PORTLAND, Maine — A man who ran a large crack cocaine distribution operation in the Portland area that primarily sold to public assistance recipients received the state’s maximum penalty for drug distribution in U.S. District Court on Tuesday.
District Court Judge George Singal sentenced New York City resident Rashidi Campbell, 32, to 20 years’ imprisonment for dealing crack cocaine in a 24-hours-a-day, seven-days-a-week operation that generated sales of between $500 and $2,000 per day for more than 18 months.
“The court stated at the sentencing that this was one of the most significant drug cases in this district, and we would definitely agree with that,” said Daniel Perry, assistant U.S. attorney. “The evidence showed that what distinguished this from other operations is its duration and its level of sophistication.”
Perry said the operation, which ran for at least 18 months and used four different apartment locations as distribution points, employed a professional business plan or model.
“He [Campbell] accounted for site location, negotiated rent with the apartment owners where drugs were distributed, and used a commission system based on sales or volume of drugs sold out of each apartment,” Perry said. “For a crack operation, this was a large quantity operation for a long duration. One apartment was moving over four ounces of crack per month.”
Perry said just one apartment location “employed” as many as 20 to 25 employees during that 18-month period.
Campbell — who went by other aliases including Rashide Campbell, Tony and Theotis Leonard — received the maximum sentence allowable under Maine law because of the extent of his operation, which used at least four apartments as distribution centers, and other factors including the use of a minor to deal drugs and his use of violence. In one case he used a gun to assault other drug traffickers in the commission of his drug operation.
“This defendant not only used a gun to protect his turf with violence, but his main clientele was society’s least fortunate, primarily people who are on public assistance,” said Perry.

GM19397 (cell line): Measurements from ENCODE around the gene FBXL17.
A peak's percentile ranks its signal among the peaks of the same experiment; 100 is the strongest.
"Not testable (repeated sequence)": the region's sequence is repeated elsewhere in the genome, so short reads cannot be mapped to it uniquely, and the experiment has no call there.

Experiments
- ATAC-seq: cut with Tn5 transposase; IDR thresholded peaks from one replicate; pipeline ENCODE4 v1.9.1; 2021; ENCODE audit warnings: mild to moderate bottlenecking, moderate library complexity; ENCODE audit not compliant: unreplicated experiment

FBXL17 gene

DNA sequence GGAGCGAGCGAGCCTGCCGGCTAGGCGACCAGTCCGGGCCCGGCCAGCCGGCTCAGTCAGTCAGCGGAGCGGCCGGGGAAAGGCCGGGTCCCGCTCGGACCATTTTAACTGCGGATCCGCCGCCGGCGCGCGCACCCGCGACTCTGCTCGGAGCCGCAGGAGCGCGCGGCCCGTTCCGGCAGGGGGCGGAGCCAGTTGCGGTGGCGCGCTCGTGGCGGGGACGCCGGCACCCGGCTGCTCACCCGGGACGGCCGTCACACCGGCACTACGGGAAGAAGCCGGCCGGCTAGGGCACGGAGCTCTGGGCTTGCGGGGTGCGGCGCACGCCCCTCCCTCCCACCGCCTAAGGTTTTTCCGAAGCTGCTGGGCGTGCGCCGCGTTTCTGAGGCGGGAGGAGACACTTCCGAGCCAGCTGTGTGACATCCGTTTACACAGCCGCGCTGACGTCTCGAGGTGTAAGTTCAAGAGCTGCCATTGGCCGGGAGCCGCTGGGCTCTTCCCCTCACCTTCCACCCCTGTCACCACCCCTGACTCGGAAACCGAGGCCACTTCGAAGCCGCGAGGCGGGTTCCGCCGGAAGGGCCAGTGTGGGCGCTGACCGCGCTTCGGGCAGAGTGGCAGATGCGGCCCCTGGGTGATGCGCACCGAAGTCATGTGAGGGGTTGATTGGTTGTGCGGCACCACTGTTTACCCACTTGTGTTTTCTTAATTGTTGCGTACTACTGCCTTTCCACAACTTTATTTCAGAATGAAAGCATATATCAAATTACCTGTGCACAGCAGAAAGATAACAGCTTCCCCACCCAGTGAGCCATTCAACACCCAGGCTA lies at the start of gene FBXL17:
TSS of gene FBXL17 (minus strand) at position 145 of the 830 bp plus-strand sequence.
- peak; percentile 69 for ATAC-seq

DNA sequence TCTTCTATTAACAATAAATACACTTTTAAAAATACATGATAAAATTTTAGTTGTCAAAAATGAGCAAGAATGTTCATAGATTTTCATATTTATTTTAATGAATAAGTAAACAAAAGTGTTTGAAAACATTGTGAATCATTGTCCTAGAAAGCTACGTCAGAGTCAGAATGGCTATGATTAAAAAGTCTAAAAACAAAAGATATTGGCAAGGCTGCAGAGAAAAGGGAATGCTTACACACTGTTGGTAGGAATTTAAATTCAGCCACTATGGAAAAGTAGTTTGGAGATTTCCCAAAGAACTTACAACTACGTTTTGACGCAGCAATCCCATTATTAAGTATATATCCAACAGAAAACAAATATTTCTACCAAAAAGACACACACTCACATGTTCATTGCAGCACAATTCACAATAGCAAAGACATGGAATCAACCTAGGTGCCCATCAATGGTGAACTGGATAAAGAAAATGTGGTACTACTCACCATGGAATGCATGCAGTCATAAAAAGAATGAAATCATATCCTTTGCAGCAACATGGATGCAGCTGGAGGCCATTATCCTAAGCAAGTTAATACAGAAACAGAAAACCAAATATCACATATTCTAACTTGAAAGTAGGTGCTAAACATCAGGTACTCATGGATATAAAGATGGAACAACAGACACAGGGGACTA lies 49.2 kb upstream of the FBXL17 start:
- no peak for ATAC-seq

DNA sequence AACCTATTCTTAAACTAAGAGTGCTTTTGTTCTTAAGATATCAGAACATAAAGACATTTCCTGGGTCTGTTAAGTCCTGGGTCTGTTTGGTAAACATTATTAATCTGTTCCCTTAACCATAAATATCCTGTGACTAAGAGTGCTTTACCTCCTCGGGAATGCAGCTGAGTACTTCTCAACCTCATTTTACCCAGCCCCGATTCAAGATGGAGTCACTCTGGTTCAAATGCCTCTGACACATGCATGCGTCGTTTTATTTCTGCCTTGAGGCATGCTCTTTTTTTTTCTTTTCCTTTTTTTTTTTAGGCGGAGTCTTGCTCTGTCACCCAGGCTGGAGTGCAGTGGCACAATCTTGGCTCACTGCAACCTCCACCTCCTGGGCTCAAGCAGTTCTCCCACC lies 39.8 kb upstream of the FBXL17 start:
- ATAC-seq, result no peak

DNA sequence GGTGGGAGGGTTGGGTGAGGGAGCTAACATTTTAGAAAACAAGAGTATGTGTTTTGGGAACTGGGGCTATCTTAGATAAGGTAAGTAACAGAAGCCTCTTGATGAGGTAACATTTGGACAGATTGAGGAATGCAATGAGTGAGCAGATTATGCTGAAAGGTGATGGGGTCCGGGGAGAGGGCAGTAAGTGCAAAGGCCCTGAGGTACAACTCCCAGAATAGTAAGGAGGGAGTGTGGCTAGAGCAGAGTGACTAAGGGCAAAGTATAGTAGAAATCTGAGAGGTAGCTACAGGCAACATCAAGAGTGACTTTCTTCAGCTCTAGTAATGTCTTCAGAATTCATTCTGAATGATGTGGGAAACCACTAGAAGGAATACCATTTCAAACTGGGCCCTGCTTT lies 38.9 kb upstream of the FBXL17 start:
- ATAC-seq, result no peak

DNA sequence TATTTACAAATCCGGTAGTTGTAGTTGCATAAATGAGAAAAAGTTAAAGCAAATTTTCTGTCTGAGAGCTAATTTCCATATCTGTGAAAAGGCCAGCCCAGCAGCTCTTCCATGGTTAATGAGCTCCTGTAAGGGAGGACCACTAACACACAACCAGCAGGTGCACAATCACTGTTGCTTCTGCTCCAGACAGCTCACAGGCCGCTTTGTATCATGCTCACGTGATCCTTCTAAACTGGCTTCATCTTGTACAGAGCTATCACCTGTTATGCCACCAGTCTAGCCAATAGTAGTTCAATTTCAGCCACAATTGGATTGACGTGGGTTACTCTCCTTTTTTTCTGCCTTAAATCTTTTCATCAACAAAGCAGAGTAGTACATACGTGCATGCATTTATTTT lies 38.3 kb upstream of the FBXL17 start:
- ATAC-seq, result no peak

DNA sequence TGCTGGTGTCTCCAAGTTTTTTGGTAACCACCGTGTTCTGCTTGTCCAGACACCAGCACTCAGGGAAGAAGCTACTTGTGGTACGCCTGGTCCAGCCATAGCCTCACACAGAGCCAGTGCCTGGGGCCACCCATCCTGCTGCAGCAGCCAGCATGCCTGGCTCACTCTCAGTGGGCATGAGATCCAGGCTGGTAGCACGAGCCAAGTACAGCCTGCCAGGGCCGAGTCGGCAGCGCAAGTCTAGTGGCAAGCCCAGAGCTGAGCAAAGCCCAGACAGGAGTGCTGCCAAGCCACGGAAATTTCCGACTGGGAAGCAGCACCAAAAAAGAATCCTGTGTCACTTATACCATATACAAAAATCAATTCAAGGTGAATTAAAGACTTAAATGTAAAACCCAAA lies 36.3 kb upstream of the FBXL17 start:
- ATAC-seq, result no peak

The sentencing followed a 16-month investigation that began in early 2010 and ultimately resulted in Campbell’s conviction by a jury on Dec. 1, 2011.
The U.S. Drug Enforcement Administration, the Maine Drug Enforcement Agency, and Portland and Scarborough police departments collaborated in the investigation.
The fact that the majority of Campbell’s customers were men and women getting public assistance benefits and funding wasn’t considered rare by Perry.
“This isn’t unusual, unfortunately,” he said.
One witness in the trial described her own crack use in late 2010 to be between $300 and $700 daily.
A partnership between Campbell and another trafficker from New York lasting at least nine months eventually dissolved. Evidence presented at trial showed that sometime after the partnership ended, Campbell went to an Allen Avenue apartment and violently assaulted another drug trafficker and other victims using a gun. Also, U.S. Attorney Thomas Delahanty established that at least one juvenile was involved in Campbell’s operation.
Perry said at least one woman involved in the operation by allowing drug sales in her apartment operated a prostitution business on the side in order to buy the same cocaine being sold out of her place.
Perry credited the strength of the case on evidence gathered during the long investigation and the testimony provided by several witnesses.